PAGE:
Wednesday, April 16, 2014

Canada's TM to get overhaul in new omnibus bill

The Conservative government tabled Bill C-31, the Economic Action Plan 2014, No. 1, the most important changes to the Trade-marks Act since 1953. Included in the omnibus bull will be significant changes to Canada's TM laws. Without amendments, the legislation changes include registrations granted in the absence of use anywhere, this would permit enforcement of trademark rights anywhere in Canada regardless of whether the TM has previously been used in Canada or abroad.
Although the proposed changes are intended to anticipate Canada's accession to the Madrid Protocol, the Nice Agreement, and the Singapore Treaty, key elements of the trademark section of Bill C-31 have little or nothing to do with these treaties. Last year, the Canadian government introduced Bill C-8, the Combating Counterfeit Products Act, which dealt with the creation of a "request for assistance" to deal with counterfeits, and also proposed updating certain aspects of the Trade-marks Act. Bill C-31 repeats many of the non-counterfeit-related changes proposed in Bill C-8, but adds a number of important changes to trademark laws and practice.
The Bill C-31 in full.

Thursday, April 10, 2014

TM Duchess Kate

At the beginning of the month, James’s Palace confirmed that Kate Middleton’s charity, The Royal Foundation of the Duke and Duchess of Cambridge, has applied to the UK Patent and Trademark Office to trademark a wide range of goods and services in her name. Goods with the foundation’s name, changed to use the Duchess’s title after the royal wedding, has been registered in different territories around the world. The move offers some protection over the royal name, but also protects millions of revenue dollars for the charity.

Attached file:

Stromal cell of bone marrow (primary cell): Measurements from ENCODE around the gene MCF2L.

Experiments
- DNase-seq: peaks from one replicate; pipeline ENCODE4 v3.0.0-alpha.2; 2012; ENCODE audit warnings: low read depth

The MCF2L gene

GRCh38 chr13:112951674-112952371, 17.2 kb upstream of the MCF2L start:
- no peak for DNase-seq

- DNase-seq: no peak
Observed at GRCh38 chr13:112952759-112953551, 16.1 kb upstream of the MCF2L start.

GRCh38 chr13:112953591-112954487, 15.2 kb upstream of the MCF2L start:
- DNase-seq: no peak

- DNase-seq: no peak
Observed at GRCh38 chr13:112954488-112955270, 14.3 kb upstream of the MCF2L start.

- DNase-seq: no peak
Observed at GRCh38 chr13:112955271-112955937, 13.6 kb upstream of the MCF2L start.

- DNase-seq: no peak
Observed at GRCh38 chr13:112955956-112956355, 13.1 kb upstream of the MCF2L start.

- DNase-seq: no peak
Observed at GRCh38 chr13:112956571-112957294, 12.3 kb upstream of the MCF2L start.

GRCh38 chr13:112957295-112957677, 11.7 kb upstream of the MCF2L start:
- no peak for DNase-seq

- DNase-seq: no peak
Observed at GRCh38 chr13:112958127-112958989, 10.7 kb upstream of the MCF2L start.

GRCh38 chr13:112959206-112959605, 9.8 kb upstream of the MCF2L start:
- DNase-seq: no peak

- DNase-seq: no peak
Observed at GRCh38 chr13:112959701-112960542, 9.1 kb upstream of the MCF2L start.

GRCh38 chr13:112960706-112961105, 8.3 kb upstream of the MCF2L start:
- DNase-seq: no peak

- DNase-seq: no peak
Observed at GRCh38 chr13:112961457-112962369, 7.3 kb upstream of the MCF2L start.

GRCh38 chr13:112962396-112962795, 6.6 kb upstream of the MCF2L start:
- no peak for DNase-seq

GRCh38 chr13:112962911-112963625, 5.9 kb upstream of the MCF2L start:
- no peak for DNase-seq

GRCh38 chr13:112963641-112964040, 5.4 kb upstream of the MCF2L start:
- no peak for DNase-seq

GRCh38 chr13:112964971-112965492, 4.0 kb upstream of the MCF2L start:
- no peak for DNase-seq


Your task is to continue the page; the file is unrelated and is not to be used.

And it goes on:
Wednesday, February 19, 2014

Interesting Swiss SC Ruling on TM

​In a September 30 2013 decision (4A_128/2013) the Federal Supreme Court ruled on the extent to which a trademark in use may differ from its registration in order to preserve the rights attached to it. The decision shows that the respective scope is very limited.
For more visit:

Monday, February 17, 2014

Comedy Central Starbucks Parody

Many of us may have said it, especially coffee aficionados, labelling coffee juggernaut Starbucks as 'Dumb Starbucks'. Well a comedian took the idea even further and opened up a parody shop with the same Starbucks logo but with the 'Dumb' attached to the name. It was subsequently shut down (over health violations). The comedian in charge contends that the name is legal falling under parody use. Does that work in this case? More here.